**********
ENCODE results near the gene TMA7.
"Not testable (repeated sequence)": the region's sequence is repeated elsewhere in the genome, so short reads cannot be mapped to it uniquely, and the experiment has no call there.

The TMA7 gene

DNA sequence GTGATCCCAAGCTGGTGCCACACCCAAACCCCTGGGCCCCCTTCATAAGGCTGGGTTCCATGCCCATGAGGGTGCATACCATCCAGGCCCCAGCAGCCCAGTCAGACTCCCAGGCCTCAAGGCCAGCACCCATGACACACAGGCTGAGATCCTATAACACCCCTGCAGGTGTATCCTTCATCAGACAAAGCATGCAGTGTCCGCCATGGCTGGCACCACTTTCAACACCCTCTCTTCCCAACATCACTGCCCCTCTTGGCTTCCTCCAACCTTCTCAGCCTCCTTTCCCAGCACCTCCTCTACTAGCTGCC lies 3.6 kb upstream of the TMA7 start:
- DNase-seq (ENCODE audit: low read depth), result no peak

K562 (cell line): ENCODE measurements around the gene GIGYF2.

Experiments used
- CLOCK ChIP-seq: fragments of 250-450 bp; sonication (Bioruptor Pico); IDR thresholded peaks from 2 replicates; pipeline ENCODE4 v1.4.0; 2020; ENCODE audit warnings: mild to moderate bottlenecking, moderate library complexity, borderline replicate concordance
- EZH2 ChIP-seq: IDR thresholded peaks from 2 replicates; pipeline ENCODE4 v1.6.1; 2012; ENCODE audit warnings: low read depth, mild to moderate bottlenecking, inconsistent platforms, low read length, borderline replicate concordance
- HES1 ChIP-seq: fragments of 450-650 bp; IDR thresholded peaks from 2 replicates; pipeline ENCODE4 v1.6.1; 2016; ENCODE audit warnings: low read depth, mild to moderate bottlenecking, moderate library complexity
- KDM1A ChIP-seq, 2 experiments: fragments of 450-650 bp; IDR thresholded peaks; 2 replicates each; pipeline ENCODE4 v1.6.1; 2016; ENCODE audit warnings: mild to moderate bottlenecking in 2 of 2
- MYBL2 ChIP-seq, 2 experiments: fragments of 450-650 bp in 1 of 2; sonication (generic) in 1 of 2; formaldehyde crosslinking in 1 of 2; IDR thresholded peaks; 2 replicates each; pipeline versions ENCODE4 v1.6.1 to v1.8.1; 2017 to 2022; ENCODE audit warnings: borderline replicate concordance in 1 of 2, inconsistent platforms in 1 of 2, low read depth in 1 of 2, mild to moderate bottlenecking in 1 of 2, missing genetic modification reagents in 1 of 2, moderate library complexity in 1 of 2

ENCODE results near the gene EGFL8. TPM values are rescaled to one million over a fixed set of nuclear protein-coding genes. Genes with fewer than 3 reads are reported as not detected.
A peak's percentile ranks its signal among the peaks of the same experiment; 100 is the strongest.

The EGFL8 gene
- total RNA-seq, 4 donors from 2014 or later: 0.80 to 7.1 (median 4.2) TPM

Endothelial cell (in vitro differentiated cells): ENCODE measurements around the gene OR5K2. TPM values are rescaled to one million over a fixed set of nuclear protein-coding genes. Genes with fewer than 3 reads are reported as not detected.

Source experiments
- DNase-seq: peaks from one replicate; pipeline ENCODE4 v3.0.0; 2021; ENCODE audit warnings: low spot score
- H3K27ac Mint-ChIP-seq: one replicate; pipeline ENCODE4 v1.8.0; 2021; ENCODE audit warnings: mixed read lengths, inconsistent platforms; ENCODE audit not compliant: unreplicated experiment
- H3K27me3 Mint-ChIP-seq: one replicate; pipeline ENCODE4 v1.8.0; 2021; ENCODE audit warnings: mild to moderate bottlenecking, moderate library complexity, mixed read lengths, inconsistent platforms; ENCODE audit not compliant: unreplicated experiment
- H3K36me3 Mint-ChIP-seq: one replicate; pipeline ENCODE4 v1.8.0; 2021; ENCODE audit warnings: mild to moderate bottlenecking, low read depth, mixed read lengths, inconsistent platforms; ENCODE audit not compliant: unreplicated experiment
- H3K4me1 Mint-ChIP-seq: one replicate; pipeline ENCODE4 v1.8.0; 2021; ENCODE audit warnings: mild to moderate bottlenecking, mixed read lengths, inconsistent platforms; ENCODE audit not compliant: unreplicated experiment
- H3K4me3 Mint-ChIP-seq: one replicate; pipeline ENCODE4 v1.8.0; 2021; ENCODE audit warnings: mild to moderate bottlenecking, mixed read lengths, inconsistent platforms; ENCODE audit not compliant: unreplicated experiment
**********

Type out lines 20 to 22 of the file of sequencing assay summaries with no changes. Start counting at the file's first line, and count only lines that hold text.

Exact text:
- H3K27ac Mint-ChIP-seq: one replicate; pipeline ENCODE4 v1.8.0; 2021; ENCODE audit warnings: mixed read lengths, inconsistent platforms; ENCODE audit not compliant: unreplicated experiment
- H3K27me3 Mint-ChIP-seq: one replicate; pipeline ENCODE4 v1.8.0; 2021; ENCODE audit warnings: mild to moderate bottlenecking, moderate library complexity, mixed read lengths, inconsistent platforms; ENCODE audit not compliant: unreplicated experiment
- H3K36me3 Mint-ChIP-seq: one replicate; pipeline ENCODE4 v1.8.0; 2021; ENCODE audit warnings: mild to moderate bottlenecking, low read depth, mixed read lengths, inconsistent platforms; ENCODE audit not compliant: unreplicated experiment